Admissions: A Life in Brain Surgery by Henry Marsh

Admissions: A Life in Brain Surgery by Henry Marsh.

British neurosurgeon Henry Marsh is another writer who has grappled with the mystery of consciousness, and its opposite, in his case from the perspective of someone who has spent his life cutting into living human brains.

“There are one hundred billion nerve cells in our brains,” he wrote in his bestselling first memoir, Do No Harm. “Does each one have a fragment of consciousness within it? How many nerve cells do we require to be conscious or to feel pain? Or does consciousness and thought reside in the electrochemical impulses that join these billions of cells together?’’

Marsh does not know the answer to those questions, any more than do his anaesthetist colleagues. In his second memoir, Admissions: A Life in Brain Surgery, he describes the self that is writing as no more than a “transient electrochemical dance, made of myriad bits of information”.

“This sense of self, of being coherent individuals free to make choices, is little more than a title page to the great musical score of our subconscious, a score with many obscure, often dissonant voices,” he writes.

The more you learn about the brain, about our true selves, the stranger it becomes. It is almost as though we have many competing and co-operating selves within our brains, and yet somehow they all resonate together to produce a coherent individual capable of thought and action.

Marsh describes the surreal experience of “awake craniotomy”, brain surgery conducted without anaesthetic so that the surgeon can monitor the patient’s responses during surgery and thus avoid removing too much healthy brain tissue along with a tumour.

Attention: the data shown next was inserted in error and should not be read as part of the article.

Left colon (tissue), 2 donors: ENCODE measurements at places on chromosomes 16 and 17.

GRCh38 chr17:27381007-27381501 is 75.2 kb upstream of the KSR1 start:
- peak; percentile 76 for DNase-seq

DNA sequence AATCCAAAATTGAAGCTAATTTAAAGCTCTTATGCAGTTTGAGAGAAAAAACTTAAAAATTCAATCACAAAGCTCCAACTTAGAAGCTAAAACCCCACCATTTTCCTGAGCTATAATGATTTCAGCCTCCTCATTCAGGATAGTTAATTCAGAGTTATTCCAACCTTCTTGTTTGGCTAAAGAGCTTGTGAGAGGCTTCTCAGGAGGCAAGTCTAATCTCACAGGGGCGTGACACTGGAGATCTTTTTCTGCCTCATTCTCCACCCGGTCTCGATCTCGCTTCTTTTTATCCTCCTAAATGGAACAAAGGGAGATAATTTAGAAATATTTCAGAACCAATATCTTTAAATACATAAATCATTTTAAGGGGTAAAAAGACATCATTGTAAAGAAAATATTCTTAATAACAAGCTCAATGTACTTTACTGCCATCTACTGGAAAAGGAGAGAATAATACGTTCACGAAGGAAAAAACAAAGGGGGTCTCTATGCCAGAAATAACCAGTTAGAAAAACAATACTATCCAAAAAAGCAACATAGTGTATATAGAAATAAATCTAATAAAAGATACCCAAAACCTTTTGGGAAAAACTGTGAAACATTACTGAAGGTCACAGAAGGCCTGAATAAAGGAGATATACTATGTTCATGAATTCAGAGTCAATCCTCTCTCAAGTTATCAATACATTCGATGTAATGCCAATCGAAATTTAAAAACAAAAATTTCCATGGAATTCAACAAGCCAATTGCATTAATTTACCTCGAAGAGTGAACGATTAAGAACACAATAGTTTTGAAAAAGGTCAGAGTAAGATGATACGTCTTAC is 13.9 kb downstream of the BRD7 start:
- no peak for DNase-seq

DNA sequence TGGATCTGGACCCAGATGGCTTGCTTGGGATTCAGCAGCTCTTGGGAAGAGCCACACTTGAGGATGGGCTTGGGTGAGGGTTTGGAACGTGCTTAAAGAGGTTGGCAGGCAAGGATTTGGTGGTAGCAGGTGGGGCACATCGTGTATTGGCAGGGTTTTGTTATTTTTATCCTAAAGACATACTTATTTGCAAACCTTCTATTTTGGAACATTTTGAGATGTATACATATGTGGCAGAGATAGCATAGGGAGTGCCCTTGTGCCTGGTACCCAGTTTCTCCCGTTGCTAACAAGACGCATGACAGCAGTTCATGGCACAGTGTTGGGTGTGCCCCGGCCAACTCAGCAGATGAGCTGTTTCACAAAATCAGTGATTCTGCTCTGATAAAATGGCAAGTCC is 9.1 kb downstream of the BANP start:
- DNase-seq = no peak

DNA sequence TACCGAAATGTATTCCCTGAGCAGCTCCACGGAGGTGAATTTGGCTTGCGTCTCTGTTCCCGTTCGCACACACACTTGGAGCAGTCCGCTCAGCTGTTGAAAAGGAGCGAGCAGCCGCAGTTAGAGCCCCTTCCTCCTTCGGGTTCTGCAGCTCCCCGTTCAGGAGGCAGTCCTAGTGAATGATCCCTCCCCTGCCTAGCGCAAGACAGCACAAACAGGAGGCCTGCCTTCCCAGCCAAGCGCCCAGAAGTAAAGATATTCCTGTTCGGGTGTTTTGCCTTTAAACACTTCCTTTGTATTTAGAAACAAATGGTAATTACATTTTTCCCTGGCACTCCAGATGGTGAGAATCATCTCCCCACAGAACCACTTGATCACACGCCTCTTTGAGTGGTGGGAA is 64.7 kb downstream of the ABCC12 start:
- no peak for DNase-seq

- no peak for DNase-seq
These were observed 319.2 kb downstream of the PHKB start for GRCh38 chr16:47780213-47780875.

He often asks patients undergoing the procedure if they would like to have a look at their own brain while it is exposed.

“I have even had the left visual cortex — the part of the brain responsible for seeing things on the right-hand side — looking at itself,” he writes. “You feel there should be some psychological equivalent of acoustic feedback when this happens, but there is nothing … ”

Some of the most gripping passages in this book are those that describe the detail of surgery: the slurping of a tumour being sucked from the brain, the urgency of a sudden gush of blood that obscures the surgeon’s vision, the strange fascination of the hidden structures beneath our skulls.

After his retirement from full-time employment in Britain’s National Health Service, Marsh travels to Nepal, hoping to contribute to healthcare in the developing nation, a mission that is often frustrating given the poor prognosis many of the patients face.

There, he describes an operation to remove a large tumour from the brain of a six-year-old child and his feeling of “beauty and mystery and exploration” as he looks through the operating microscope into the child’s brain.

“As I looked down the binocular microscope, it was as though I was descending a ravine or negotiating a narrow crevice, with the shiny, silvery-grey surface of the falx to the left and the pale surface of the brain, etched with thousands of fine blood vessels, glittering in the microscopes brilliant light, to the right …

“The white corpus callosum came into view at the floor of the chasm, like a white beach between two cliffs. Running along it, like two rivers, were the anterior cerebral arteries, one on either side, bright red, pulsing gently with the heartbeat. ”

This lyrical description, however, sits alongside a brutal reality: that the child’s tumour is too large to be completely removed, that the surgery has almost certainly damaged her brain, that she will likely die no matter what the doctors do.

Try as we might, with all the tools of modern medicine at our command, the brain continues to resist our best attempts to master it.

Jane McCredie is a writer with an interest in science and medicine.

Anaesthesia: The Gift of Oblivion and the Mystery of Consciousness

By Kate Cole-Adams

Admissions: A Life in Brain Surgery

By Henry Marsh

 

Source: The Australian

 

 

Book Reviews: Anaesthesia: The Gift of Oblivion; Admissions: Life in Brain Surgery